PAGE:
At one point or another, it happens to all of us. One minute, you’re enjoying a major Italian upswing, rattling off things like, What do you want for breakfast or Go get your pajamas on, and then watching in absolute wonder as your sweet cherub answers without missing a beat. You can barely believe how well it’s going! You’ve walked around for weeks silently patting yourself on the back for all that you’ve accomplished so far. Maybe even bragged to your friends about it.
Then … it happens. You and your child are playing playdough together, and you casually ask in Italian, Should we open the blue container? And that sweet little cherub looks at you with a scowl and says, I don’t wanna speak Italian. Let’s speak English ...
I’ve been there myself, a few times, in fact, and I know the feeling all too well. It’s disappointing, to say the least. And maybe it stirs up other feelings, as well. Maybe you feel guilty for pushing so hard. Or maybe you’re frustrated with your child for suddenly losing interest. After all, it's a huge investment when it comes to speaking another language with our child – an investment in time, effort, energy, and even money. It’s been a significant part of your relationship with your child and you don’t want to see it disappear. But you don’t want to insist, either. So what do you do? First, don’t panic. Consider some of these tips and see if helps you get back on track.
Just like grilled cheese, don’t be surprised if Italian is in one day and out the next, but then back in again. It’s best not to get too ruffled if they tell you they’re no longer interested. You can certainly back off a bit, but don’t feel the need to eliminate it completely. Try responding by letting them know that, yes, it’s fine to switch to English for this game (or meal, or bathtime), but that Italian is part of what makes your family special, and it will always be a part of your daily lives.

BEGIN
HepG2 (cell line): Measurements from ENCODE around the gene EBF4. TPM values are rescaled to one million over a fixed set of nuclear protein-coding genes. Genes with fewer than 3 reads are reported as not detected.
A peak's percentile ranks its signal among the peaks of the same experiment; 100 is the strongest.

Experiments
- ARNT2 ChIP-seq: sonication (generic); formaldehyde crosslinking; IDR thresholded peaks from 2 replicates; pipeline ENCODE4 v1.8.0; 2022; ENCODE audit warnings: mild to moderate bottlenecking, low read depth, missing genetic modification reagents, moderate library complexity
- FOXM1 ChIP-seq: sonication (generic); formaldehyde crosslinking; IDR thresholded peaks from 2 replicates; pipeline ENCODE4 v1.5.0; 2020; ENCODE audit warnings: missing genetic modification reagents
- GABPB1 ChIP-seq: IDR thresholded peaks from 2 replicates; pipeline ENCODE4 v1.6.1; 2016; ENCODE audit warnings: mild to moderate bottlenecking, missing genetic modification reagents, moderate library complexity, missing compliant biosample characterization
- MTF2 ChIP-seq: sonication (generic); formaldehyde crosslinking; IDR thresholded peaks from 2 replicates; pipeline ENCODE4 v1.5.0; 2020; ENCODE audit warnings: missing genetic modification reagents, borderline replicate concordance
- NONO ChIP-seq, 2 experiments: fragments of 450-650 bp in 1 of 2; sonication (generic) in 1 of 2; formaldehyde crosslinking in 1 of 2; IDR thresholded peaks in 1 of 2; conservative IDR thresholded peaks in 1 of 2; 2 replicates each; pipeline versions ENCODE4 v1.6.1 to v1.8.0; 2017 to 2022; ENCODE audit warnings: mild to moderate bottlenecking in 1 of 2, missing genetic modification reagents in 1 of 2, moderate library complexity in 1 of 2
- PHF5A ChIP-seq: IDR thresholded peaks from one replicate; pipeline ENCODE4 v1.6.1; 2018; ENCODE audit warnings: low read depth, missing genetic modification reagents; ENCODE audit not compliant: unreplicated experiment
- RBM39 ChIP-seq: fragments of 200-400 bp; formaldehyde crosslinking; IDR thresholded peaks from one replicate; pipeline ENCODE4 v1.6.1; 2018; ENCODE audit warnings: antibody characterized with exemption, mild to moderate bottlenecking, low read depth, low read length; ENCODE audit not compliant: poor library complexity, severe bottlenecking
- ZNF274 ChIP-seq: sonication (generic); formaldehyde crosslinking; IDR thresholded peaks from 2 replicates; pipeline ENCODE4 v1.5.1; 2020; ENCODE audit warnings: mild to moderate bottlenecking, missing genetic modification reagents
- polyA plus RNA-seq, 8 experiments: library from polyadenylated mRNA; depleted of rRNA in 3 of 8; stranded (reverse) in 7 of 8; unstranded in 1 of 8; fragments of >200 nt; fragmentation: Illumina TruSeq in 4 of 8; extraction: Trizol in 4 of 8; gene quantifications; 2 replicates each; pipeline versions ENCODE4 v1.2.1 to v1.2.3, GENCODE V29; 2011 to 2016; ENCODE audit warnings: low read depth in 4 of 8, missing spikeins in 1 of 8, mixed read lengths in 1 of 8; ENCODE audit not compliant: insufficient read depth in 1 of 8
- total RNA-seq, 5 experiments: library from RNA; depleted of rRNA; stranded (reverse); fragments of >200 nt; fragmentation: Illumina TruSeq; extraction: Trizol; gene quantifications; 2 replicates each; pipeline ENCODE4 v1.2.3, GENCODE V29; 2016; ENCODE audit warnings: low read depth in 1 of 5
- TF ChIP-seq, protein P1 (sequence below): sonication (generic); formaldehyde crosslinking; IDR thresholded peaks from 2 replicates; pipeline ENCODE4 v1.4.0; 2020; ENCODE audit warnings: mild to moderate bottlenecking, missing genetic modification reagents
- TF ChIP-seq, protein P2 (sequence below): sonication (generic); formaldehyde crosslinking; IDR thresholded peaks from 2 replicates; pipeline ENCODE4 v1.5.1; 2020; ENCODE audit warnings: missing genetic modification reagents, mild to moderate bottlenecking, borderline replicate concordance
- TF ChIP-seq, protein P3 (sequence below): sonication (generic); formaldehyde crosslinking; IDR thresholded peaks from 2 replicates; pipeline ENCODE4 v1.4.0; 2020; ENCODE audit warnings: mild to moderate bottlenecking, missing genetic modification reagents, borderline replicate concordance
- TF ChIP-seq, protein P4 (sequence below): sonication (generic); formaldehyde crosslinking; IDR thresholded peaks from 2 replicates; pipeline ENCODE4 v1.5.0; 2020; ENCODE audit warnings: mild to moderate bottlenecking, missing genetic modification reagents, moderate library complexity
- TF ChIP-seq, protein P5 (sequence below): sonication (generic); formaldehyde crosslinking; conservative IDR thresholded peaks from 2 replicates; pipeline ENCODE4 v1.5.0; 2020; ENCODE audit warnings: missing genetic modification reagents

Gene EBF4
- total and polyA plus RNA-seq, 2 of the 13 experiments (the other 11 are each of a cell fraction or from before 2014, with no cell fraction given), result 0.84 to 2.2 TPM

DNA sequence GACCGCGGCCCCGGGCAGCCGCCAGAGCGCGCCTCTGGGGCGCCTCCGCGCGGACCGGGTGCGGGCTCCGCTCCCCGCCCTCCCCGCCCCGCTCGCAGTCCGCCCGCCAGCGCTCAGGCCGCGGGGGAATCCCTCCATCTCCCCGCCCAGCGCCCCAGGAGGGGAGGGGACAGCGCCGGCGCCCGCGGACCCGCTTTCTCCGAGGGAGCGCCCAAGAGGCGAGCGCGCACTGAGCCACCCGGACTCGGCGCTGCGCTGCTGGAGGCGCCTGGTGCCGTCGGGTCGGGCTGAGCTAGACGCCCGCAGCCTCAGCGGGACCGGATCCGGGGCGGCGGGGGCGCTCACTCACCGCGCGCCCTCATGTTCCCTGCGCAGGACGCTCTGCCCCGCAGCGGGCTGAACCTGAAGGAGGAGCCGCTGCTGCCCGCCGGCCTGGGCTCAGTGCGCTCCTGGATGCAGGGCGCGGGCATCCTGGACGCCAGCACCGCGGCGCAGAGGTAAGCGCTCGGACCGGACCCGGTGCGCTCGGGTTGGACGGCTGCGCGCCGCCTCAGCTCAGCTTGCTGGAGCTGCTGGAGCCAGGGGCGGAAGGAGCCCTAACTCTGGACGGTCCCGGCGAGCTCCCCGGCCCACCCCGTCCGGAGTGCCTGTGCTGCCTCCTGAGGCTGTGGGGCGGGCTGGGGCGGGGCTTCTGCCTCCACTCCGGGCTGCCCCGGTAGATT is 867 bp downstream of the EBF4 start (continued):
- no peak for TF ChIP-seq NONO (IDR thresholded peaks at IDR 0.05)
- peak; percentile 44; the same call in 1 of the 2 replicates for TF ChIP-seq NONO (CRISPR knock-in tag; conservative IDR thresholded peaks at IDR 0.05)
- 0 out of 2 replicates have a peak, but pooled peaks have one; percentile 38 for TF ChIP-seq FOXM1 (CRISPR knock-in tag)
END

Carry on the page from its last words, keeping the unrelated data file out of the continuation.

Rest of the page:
Another way to add some excitement into your Italian practice is with a special outing or trip. You could plan a day at the zoo, but tell your child you’re going to make believe your family is being magically transported to an Italian zoo. In the days or weeks leading up to the outing, you could read books and learn songs about zoo animals to get prepared. Or maybe you and your child can pretend to open up an authentic Italian bakery right in your kitchen. Use Italian as you bake together and wait on imaginary customers.
You can try negotiating with him. All playtime will be in English, but mealtimes are Italian only. You may need to try out a few different scenarios before you land on one that works. It’s best to be flexible, and remember that your goal and your methods of speaking Italian will be constantly evolving as your child grows and develops.
In the end, you know your child best, and you’ll know when it’s time to take a break and when it’s time to relight their fire. Remember not to get too discouraged when your child falls out of love with Italian. With just a little patience and some tweaking here and there, she’ll be back on board in no time.
In the meantime, if all else fails, how about a Valentine’s Day project? Here’s a link to a cute one you can do with your child at home to get the Italian flowing – a box of good deeds your child can give as a gift to a parent or loved one. If you’re stuck on what good deeds to write, some examples can be found down in the comment section of the article.
Buon San Valentino!